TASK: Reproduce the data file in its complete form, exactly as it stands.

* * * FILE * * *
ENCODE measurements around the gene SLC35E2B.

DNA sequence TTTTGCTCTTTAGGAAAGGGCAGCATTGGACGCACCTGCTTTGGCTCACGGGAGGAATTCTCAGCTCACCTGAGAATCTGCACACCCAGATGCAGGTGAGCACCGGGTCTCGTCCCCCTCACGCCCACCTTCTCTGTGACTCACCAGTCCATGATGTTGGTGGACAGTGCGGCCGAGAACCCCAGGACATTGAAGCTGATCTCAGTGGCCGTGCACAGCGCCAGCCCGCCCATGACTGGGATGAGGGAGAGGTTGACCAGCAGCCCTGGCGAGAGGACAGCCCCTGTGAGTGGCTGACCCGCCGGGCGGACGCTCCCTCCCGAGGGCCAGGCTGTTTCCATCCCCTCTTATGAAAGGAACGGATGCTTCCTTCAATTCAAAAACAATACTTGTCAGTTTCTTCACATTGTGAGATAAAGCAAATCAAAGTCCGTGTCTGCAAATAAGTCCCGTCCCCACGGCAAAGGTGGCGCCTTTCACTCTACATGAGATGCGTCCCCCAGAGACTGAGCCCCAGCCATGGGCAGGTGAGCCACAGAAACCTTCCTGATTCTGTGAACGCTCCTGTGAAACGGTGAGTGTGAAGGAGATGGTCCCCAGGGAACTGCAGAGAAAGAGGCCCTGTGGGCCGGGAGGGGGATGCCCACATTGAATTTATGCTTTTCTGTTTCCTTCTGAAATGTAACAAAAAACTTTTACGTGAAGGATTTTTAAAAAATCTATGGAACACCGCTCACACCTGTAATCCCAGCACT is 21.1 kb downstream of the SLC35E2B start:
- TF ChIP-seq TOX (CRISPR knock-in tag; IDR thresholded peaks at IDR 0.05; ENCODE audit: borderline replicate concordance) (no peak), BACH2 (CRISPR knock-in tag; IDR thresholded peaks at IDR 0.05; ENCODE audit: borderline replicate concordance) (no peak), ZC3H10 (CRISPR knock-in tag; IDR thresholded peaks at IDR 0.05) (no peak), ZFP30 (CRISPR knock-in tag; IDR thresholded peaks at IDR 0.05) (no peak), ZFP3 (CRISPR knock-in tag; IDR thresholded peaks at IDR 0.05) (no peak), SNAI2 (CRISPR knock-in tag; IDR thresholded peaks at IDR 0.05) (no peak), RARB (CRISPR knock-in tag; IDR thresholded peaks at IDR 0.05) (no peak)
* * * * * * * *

ENCODE measurements around the gene SLC35E2B.

DNA sequence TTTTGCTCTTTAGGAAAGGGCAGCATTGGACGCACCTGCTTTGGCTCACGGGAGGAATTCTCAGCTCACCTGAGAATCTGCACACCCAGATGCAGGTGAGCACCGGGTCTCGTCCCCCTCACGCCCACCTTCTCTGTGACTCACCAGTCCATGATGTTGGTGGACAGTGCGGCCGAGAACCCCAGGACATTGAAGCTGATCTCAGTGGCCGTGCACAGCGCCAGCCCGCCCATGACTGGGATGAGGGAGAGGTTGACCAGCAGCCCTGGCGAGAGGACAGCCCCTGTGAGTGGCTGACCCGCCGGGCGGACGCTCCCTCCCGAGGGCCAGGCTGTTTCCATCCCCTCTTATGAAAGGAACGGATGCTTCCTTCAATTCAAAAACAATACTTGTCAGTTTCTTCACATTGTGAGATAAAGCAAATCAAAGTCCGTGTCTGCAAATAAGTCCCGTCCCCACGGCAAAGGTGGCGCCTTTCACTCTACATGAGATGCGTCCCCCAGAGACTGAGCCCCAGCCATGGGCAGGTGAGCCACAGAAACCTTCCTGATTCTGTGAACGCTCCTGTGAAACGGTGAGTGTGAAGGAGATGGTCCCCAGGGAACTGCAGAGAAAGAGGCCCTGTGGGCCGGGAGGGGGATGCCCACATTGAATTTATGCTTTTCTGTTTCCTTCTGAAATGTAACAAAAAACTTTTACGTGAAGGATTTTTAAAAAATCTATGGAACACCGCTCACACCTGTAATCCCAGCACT is 21.1 kb downstream of the SLC35E2B start:
- TF ChIP-seq TOX (CRISPR knock-in tag; IDR thresholded peaks at IDR 0.05; ENCODE audit: borderline replicate concordance) (no peak), BACH2 (CRISPR knock-in tag; IDR thresholded peaks at IDR 0.05; ENCODE audit: borderline replicate concordance) (no peak), ZC3H10 (CRISPR knock-in tag; IDR thresholded peaks at IDR 0.05) (no peak), ZFP30 (CRISPR knock-in tag; IDR thresholded peaks at IDR 0.05) (no peak), ZFP3 (CRISPR knock-in tag; IDR thresholded peaks at IDR 0.05) (no peak), SNAI2 (CRISPR knock-in tag; IDR thresholded peaks at IDR 0.05) (no peak), RARB (CRISPR knock-in tag; IDR thresholded peaks at IDR 0.05) (no peak)